The one problem with this arrangement is that the tab deflection needed to trim the elevator is opposite to the elevator deflection needed to trim the airplane. In other words, the tab must push up on the trailing edge of the elevator in order to get the entire elevator to push down on the tail of the airplane. The lift the tab must generate to do this is in the wrong direction for airplane trim, and the elevator must produce a downforce to offset the trimtab lift. The net result of all this is that deflecting a trimtab to reduce control forces will also reduce the control power of the elevator. Luckily, this effect is relatively small and in most cases is not a problem.
Anti-servo tabs that are used on all-moving surfaces to adjust the control feel of the airplane actually increase the effectiveness of the surface. Typically, when the pilot deflects the stabilator trailing-edge up, the tab “leads” the main surface and deflects trailing-edge up relative to the main surface. The tab is, in effect, acting like a flap, increasing the camber of the all-moving surface along with its ability to lift in the desired direction. A pure anti-servo tab has a linkage that is fixed to the airplane and is not adjustable by the pilot. By giving the pilot the ability to move the linkage where it anchors to the fuselage, an anti-servo tab can also be made to serve as a trimtab.
Trimtabs are quite susceptible to flutter. It is vital that the linkage controlling the tab be stiff and free of slop.
One major concern with trimtabs is flutter. It is vital that the linkage controlling the tab be stiff and free of slop. Trimtabs are quite susceptible to flutter if not rigidly constrained by the linkage, and a fluttering tab can drive a flutter of the whole elevator. Flutter may have catastrophic consequences, so the design of a trimtab and its control linkage must be done carefully.
A tab is a small surface, but it can cause a much larger surface to move and generate very large aerodynamic forces. Relatively small tab movements can cause large changes in the forces acting on the control surface to which the tab is attached. This gives tabs the potential to cause highly destructive control-surface flutter. If just the tab fluttered, the worst that might happen is that the tab would fail. Unfortunately, when the tab flutters, it causes the whole control surface to flutter, often with disastrous results. The flutter of a complete control surface can destroy the control surface and the wing or tail surface it is attached to, and it can do so incredibly rapidly.
To avoid flutter, the tab should be held rigidly so that its deflection relative to the main control surface cannot change unless the pilot commands a change by moving the tab linkage. A few degrees of “flapping” freedom in a tab linkage is enough to cause serious flutter problems. Loose and sloppy hinges and anchoring the tab hinges to a relatively flexible structure may also give the tab the freedom it needs to start a destructive flutter.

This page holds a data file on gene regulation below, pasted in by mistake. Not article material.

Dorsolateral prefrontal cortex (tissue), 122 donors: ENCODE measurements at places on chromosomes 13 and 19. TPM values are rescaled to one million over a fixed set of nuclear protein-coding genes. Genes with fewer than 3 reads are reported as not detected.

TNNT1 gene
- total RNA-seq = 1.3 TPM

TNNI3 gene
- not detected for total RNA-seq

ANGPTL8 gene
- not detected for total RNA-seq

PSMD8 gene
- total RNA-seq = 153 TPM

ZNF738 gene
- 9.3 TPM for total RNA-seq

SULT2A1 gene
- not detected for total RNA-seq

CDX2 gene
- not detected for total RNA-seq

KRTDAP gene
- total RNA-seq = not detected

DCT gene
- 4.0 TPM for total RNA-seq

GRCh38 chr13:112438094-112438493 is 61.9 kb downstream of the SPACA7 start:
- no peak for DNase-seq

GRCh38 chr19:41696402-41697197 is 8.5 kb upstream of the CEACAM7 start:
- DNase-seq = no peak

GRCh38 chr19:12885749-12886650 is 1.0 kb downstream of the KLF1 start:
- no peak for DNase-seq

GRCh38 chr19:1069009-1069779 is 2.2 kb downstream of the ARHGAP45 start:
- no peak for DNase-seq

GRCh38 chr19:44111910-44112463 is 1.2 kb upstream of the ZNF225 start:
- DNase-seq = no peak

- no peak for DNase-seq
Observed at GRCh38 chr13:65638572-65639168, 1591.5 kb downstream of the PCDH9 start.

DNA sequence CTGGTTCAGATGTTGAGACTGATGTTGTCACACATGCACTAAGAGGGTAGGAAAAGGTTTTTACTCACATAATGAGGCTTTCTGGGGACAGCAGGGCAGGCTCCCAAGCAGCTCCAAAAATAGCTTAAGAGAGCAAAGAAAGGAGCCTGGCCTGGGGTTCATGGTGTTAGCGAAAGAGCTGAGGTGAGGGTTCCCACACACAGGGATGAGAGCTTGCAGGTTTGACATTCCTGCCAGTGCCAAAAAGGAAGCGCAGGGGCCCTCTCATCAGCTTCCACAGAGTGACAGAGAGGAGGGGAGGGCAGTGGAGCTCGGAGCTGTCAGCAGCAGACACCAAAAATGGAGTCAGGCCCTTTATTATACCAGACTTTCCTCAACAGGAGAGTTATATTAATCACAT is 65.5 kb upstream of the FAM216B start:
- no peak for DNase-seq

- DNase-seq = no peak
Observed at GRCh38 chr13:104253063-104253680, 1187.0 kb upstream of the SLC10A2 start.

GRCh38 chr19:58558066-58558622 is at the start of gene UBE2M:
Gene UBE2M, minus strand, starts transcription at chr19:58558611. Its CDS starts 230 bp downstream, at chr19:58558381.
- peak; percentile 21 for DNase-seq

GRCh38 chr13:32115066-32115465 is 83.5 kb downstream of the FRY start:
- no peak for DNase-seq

The mass properties of the tab are also important. Tabs are not usually mass balanced. This is because the tab linkages and hinges are designed to be tight enough so that the position of the tab relative to the elevator is always rigidly constrained. Unfortunately, linkages and hinges are not perfect, and most have a small amount of free play. If the tab is relatively light and the free play is small, all will be well. In some instances, particularly for large, powerful tabs, mass balancing of the tab may be necessary to prevent tab/elevator flutter.
The flutter characteristics of control surfaces are very sensitive to the mass and CG of the surfaces. Tabs are no exception. Addition of mass aft of the tab hinge line is extremely dangerous. In one case, a T strip was added to the trailing edge of an anti-servo tab on an airplane with an all-moving horizontal tail in an effort to desensitize the airplane in pitch. Unfortunately, the critical flutter speed of any surface is strongly affected by the relative positions of the surface hinge line and CG. The more the CG of the surface is aft of the hinge line, the lower the critical flutter speed of the surface. In this incident, the weight of the T strip lowered the critical flutter speed of the tab enough to cause the tab to flutter when the airplane was still flying relatively slowly in its initial climb. The tab flutter caused the stabilator to flutter, which led to the airplane losing its entire horizontal tail shortly after takeoff.
As this horror story illustrates, tab design and tab linkages must be treated with considerable respect. In particular, a builder should avoid any modification to the shape, size, or weight of a tab or the linkages that control the tab unless he has access to someone who can provide knowledgeable engineering analysis of the change.
Barnaby Wainfan is a principal aerodynamics engineer for Northrop Grumman’s Advanced Design organization. A private pilot with single engine and glider ratings, Barnaby has been involved in the design of unconventional airplanes including canards, joined wings, flying wings and some too strange to fall into any known category.